78503A0E 192E 4A38 BE97 DCAD15457786 Offended or offensive

Offended or offensive

I found myself down a rabbit hole today, reading some of the stories of the Three Witnesses to the Book of Mormon, after some ill-considered comments on a post in the FB group. Sadly, a majority of teachers did not know nor did they try to find out why the Witnesses all left the church. The majority opinion was people get offended and we have to watch out to ensure we don’t get offended and leave the church — and these people had enough confidence in this baseless opinion for which they offered zero evidence to publicly comment. It was so disheartening. Why are we like this?

We have had some talks about offense and the role it plays in church attendance; however, none of the three witnesses left the church of their own accord. They were all ex-communicated, ie, kicked out.

But I was reading a little bit about the Witnesses, and I was struck by this from the letter Oliver Cowdery wrote to the council convening to excommunicate him:

I could have wished that those charges might have been deferred until after my interview with President Smith; but as they are not, I must waive the anticipated pleasure with which I had flattered myself of an understanding on those points which are grounds of different opinions on some Church regulations, and others which personally interest myself.

History of the Church, footnote, p. 17

and this

Upon carefully inquiring as to [Oliver’s] long absence from the body of the Church, he stated that he had never met the Prophet Joseph, after [Oliver’s] expulsion from the Church, while [Joseph] lived, apparently feeling that the Prophet could with equal propriety inquire after him as for him to visit the Prophet, and as [Oliver’s] pride would seemingly not allow him to become suppliant without that inquiry, it was never made; while he felt quite sure that had he ever met the Prophet there would have been no difficulty in cheering a reconciliation, as a feeling of jealousy towards him, on the part of his accusers, had entered largely into their purpose of having him removed, which he thought Joseph must have discovered after going up to Missouri.”

Samuel W. Richards, “Oliver Cowdery,” The Improvement Era, p. 94

So Oliver was hurt — maybe even offended — not at his ex-communication, but that his friend, Joseph, who he says he tried to contact before the trial, did speak to him then or … ever again. Joseph never reached out to his friend after his ex-communication from the church they started together. You have to admit that it’s a little shocking.

Of course, Oliver never reached out to Joseph either, but he said he thought Joseph must have discovered what Oliver felt were the real reasons for his ex-communication, and he acknowledged his pride would not allow him to reach out again, apparently believing it Joseph’s responsibility. Oliver speculated that if they could have talked, they’d have reconciled.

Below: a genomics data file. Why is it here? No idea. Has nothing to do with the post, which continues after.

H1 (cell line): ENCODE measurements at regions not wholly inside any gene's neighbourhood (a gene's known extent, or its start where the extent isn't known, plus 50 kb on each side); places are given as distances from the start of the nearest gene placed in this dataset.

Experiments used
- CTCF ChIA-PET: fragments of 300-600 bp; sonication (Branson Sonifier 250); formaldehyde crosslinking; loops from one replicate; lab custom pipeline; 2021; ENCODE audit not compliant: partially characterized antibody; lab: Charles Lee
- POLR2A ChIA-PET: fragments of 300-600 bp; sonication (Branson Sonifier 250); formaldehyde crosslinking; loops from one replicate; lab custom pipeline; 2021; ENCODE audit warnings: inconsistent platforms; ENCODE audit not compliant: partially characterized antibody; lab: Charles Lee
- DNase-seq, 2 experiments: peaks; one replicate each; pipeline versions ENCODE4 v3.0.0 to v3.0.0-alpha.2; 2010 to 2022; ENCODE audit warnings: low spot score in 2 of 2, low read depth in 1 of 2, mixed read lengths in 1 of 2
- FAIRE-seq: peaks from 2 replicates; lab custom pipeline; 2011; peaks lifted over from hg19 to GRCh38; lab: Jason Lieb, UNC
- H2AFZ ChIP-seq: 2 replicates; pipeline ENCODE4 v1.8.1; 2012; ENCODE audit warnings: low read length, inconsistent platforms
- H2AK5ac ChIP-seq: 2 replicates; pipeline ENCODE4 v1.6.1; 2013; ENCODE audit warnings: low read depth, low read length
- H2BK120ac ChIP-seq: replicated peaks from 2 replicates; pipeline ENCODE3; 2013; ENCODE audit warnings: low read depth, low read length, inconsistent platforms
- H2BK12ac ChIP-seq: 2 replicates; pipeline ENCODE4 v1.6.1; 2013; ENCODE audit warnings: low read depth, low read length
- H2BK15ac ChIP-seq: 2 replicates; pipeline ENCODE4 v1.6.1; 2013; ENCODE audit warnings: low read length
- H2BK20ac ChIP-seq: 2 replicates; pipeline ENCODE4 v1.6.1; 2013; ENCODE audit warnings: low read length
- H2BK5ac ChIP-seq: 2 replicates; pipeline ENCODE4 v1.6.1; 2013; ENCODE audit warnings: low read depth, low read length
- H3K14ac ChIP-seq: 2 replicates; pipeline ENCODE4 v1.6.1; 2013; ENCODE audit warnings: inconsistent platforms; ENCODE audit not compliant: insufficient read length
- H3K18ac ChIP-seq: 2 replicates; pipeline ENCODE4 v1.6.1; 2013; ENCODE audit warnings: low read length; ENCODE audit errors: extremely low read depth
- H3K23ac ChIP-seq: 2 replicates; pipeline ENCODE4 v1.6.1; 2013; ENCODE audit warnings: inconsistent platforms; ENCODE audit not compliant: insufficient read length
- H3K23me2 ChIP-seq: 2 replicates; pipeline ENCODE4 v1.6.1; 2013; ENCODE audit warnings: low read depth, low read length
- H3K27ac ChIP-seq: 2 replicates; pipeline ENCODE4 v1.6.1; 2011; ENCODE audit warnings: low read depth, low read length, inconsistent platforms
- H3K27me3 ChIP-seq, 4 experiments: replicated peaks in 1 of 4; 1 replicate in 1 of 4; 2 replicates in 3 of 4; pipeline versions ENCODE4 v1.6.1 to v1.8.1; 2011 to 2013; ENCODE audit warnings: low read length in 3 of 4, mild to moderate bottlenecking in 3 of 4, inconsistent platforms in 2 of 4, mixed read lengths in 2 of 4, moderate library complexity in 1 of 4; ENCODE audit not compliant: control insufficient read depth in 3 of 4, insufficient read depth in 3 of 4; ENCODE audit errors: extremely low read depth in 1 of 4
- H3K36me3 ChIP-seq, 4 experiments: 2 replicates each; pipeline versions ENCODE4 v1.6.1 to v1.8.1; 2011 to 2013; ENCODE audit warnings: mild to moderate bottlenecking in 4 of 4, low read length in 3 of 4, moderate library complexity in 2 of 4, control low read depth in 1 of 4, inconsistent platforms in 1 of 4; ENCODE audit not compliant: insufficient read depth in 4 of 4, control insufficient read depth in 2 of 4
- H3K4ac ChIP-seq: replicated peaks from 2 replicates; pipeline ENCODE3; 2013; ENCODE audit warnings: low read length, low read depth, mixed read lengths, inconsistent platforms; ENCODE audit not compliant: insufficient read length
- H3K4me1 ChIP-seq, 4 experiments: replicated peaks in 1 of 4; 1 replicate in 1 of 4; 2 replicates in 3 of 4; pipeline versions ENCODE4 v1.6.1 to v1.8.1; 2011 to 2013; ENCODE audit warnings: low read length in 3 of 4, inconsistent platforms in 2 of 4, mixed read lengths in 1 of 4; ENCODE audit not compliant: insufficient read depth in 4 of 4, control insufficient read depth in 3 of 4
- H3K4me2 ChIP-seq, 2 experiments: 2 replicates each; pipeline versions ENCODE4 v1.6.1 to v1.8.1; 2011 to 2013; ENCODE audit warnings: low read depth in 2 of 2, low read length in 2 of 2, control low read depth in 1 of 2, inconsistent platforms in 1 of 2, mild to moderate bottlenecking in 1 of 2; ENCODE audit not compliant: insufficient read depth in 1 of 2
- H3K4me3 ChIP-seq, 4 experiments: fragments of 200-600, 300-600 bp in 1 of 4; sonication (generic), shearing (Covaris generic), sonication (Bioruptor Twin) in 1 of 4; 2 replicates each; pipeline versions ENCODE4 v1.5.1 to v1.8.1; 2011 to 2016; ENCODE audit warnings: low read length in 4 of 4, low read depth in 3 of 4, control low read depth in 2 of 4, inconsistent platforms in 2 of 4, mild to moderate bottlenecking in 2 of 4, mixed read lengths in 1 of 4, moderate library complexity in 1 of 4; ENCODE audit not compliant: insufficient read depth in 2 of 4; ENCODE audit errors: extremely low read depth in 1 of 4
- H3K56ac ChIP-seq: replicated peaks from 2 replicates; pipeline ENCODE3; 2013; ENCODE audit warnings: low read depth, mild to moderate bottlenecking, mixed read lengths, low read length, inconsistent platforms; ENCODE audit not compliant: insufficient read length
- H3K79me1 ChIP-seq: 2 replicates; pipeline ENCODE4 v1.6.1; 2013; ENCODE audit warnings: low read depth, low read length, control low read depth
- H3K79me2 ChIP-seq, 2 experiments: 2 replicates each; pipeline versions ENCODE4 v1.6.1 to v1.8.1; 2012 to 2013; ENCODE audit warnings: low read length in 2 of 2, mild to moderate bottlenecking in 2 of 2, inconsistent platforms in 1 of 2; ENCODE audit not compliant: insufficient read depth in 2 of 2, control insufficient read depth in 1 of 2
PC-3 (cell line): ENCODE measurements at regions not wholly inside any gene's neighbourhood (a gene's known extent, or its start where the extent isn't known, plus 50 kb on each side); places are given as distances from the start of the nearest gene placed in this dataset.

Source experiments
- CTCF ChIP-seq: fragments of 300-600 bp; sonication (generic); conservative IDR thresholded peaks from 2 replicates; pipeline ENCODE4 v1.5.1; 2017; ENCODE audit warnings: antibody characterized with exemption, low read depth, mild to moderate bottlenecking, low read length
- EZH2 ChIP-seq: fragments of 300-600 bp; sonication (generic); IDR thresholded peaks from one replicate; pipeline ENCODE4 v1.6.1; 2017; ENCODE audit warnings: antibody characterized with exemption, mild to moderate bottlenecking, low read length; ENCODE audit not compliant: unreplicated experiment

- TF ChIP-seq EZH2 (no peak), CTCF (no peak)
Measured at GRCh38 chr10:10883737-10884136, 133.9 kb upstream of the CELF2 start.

This is the oft-repeated experience of people who leave or are forced out of the Church. They say no one asks about them or why they left, and they end up hurt, too hurt to return. Who can blame them? Their so-called friends drop them like a hot rock once the church isn’t a part of the relationship. They’re hurting and angry, and those who’ve covenanted to mourn with those who mourn and comfort those who stand in need of comfort, don’t. Or won’t.

But in looking at this incident with Joseph and Oliver, I’m sad to say it has some resemblance to some experiences I’ve had in my own life. A friend felt betrayed and cut the other off. One tried to reach out and was ignored. An ignored friend is hurt and expects their now former(?) friend to reach out, who doesn’t, and former(?) friend moves on and eventually dies (probably holding mirror emotions). And yes, reconciliation probably could have occurred if they’d just … talked. It’s sad. I’m sad.

Oliver acted offensively and Joseph was offended. Joseph acted offensively and Oliver was offended. It’s hard to blame either, but I’m a lot tired of hearing people slam Oliver for his disloyalty without also acknowledging Joseph’s.

Irrespective of the offense issue caused by the church court and subsequent actions on both parts, which caused Oliver and Joseph to stay away from each other, the initial cause of the ex-communication does not seem to be that Oliver became “offended”. Let’s stop trying to fit complicated situations into our trite little boxes, and for the love of God, STOP JUMPING STRAIGHT TO USING “OFFENSE” AS THE EXPLANATION SOMEONE IS NO LONGER AFFILIATED WITH THE CHURCH. We ought to know better.

(I edited the picture of Oliver Cowdery with Remini. Awesome app.)

Posted by Jenny Smith

I'm Jenny Smith. I blog about life on the 300+ acres of rolling farmland in Northern Virginia where I live. I like tomatoes, all things Star Trek, watercolor, and reading. I spend most days in the garden fighting deer and groundhogs while trying to find my life's meaning. I'm trying to be like Jesus -- emphasis on the trying.